Firsthand Report of Looting in Saqqara

The step pyramid of Djoser at Saqqara

There are a number of conflicting reports emerging from Egypt, and as evacuated members of foreign archaeological missions arrive home, we are learning more about what took place in the chaos last weekend. Zahi Hawass is reporting on his website that sites are being protected and that reports of rumors of looting at places like Saqqara are not true. Yet Lee Rosenbaum has been forwarded a firsthand account from a French archaeologists that describes looting last weekend:

The French Archaeological Mission at Saqqara has just left Egypt yesterday and arrived safe today. As most of you are in lack of direct information concerning what happened there, I will try to tell you in brief what I saw. 
On Saturday, the taftish [on-site officer from Egypt’s Supreme Council of Antiquities] asked us to stop the work, because the police were not in the capacity of protecting us anymore. In the afternoon, we could see that the police at the police station at the entrance of the resthouses was gone and had left us alone. That is when it all began: Robbers from Saqqara and Abusir became aware of this and they began to spread in the gebel [mountainous desert].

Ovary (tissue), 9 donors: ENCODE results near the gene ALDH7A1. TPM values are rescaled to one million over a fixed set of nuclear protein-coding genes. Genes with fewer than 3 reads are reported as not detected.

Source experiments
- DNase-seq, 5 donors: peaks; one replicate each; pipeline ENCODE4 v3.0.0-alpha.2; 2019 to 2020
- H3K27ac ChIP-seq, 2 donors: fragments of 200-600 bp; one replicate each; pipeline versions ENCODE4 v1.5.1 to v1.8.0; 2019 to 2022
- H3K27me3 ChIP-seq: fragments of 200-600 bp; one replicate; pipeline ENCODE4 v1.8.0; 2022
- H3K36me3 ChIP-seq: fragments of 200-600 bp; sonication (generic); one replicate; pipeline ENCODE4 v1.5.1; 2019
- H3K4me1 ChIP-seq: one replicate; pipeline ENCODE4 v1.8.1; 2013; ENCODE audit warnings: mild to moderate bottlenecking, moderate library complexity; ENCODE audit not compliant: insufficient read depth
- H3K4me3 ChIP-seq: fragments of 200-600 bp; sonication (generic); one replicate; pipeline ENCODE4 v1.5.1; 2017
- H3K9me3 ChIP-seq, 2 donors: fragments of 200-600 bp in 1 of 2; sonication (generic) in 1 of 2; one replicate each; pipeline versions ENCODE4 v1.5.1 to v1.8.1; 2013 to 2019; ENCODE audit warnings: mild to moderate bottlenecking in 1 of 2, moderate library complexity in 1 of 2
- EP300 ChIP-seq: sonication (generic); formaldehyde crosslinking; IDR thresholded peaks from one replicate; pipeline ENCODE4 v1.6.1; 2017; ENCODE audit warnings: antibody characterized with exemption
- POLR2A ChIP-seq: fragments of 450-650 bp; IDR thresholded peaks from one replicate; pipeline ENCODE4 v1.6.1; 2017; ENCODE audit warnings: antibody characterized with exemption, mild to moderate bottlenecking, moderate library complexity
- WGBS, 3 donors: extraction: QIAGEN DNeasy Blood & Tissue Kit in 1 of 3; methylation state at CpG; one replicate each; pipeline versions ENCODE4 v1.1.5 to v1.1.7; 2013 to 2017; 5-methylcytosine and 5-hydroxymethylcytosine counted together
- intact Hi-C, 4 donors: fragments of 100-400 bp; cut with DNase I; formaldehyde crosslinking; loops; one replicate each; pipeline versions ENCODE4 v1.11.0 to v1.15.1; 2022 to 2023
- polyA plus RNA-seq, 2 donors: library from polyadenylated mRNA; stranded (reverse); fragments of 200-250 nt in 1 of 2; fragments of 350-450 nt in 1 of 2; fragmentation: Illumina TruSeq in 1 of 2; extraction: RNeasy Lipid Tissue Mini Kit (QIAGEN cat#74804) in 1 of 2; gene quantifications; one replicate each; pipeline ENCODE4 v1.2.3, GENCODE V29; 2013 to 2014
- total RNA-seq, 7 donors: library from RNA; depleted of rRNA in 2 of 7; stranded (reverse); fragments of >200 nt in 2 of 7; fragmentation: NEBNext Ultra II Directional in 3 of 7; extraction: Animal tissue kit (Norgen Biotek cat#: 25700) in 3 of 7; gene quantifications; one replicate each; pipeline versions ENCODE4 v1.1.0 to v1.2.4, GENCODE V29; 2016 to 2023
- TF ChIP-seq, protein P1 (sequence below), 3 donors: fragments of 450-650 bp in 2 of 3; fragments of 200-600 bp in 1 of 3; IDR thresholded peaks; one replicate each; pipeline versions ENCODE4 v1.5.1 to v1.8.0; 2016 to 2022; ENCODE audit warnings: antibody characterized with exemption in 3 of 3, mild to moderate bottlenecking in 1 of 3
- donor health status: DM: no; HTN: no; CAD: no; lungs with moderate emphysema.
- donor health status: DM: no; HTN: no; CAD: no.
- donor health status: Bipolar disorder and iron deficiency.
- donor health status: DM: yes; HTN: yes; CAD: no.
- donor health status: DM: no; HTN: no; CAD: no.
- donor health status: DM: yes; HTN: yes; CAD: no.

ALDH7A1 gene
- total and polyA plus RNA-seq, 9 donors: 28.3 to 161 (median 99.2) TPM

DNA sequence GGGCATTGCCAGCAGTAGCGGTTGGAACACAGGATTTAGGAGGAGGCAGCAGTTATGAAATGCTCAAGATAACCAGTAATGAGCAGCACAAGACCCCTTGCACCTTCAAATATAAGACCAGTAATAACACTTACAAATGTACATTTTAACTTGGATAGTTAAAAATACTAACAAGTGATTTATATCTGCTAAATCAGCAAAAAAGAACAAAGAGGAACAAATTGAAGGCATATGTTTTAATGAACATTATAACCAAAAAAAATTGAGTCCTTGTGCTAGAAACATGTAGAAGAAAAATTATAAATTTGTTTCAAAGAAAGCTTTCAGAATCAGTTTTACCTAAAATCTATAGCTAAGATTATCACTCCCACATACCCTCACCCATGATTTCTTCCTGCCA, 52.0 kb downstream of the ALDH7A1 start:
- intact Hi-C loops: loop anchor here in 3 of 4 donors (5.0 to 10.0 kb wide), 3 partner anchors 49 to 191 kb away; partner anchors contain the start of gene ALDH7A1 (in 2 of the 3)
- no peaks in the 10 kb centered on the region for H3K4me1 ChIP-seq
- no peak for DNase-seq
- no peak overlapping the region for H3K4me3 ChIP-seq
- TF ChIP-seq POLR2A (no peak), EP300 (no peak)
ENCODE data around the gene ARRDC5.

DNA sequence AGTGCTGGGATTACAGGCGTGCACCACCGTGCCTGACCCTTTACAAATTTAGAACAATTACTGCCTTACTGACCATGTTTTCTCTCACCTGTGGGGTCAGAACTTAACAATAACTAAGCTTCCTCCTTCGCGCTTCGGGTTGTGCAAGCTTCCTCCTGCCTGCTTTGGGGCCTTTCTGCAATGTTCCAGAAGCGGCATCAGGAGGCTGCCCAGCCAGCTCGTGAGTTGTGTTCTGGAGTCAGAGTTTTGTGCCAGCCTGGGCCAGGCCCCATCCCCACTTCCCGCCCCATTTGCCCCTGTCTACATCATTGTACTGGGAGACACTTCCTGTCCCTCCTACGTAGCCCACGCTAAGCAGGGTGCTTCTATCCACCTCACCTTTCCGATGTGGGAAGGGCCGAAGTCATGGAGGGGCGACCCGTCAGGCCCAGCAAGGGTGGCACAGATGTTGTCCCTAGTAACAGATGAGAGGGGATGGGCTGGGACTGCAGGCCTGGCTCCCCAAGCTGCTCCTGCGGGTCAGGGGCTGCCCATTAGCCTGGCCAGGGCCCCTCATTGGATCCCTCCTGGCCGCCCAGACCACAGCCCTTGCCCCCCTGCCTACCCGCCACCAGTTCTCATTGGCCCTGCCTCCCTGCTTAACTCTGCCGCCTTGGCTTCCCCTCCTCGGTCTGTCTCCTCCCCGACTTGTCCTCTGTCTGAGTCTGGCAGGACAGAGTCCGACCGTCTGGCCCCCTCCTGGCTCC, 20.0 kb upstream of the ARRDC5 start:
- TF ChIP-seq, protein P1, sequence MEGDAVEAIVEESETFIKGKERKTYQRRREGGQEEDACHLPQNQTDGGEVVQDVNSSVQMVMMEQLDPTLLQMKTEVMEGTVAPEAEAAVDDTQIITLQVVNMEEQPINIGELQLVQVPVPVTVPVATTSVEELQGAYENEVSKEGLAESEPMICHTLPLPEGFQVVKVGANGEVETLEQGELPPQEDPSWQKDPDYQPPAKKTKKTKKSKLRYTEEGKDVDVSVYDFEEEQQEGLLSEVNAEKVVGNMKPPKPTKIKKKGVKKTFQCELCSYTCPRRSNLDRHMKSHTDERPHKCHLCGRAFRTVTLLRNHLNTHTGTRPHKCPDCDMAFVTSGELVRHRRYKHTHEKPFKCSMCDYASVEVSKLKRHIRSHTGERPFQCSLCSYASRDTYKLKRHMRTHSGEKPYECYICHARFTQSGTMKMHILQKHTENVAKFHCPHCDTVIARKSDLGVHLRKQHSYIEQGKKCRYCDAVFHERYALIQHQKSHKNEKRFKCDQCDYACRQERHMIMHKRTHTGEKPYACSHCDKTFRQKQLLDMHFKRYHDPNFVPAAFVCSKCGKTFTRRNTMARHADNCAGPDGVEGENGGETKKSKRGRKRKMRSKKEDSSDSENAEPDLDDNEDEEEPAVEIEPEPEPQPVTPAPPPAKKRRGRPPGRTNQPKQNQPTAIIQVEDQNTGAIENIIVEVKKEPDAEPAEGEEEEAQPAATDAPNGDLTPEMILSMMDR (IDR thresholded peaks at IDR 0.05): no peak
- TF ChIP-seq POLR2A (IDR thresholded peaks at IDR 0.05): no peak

The first afternoon and night, they mainly attacked places which were secured with locks. They broke them and went inside. Most of the time, they destroyed what they saw and not robbed anything, trying to find “treasures.” These are not well organised robbers but, mainly, young people from 10 to 20, very probably looking for gold. That is why, when they saw blocks of stone, they most of the time left them, or destroyed them in order to find what was underneath.
I could see them with my eyes the day after, when we made a tour in the gebel with the army. Around 5 p.m., when the sun was still not down, at the muslim cemetery of Abusir, I counted more than 200 young men, excavating in front of us, ready to flee if the army would come down. A tank of the army was there, but they kept on digging. The soldiers were not numerous enough to do anything else than showing they were here. And when we went back, they probably came back in the highs. They were laughing and throwing stones at us. 
. . .

After three days, more and more soldiers arrived in Saqqara and secured more and more of the area. The worse days were Saturday and Sunday. It looks like the army is now securing most of the area, and they made clear that anyone taken would be taken to jail. Hope it works.

Questions or Comments? Email me at derek.fincham@gmail.com

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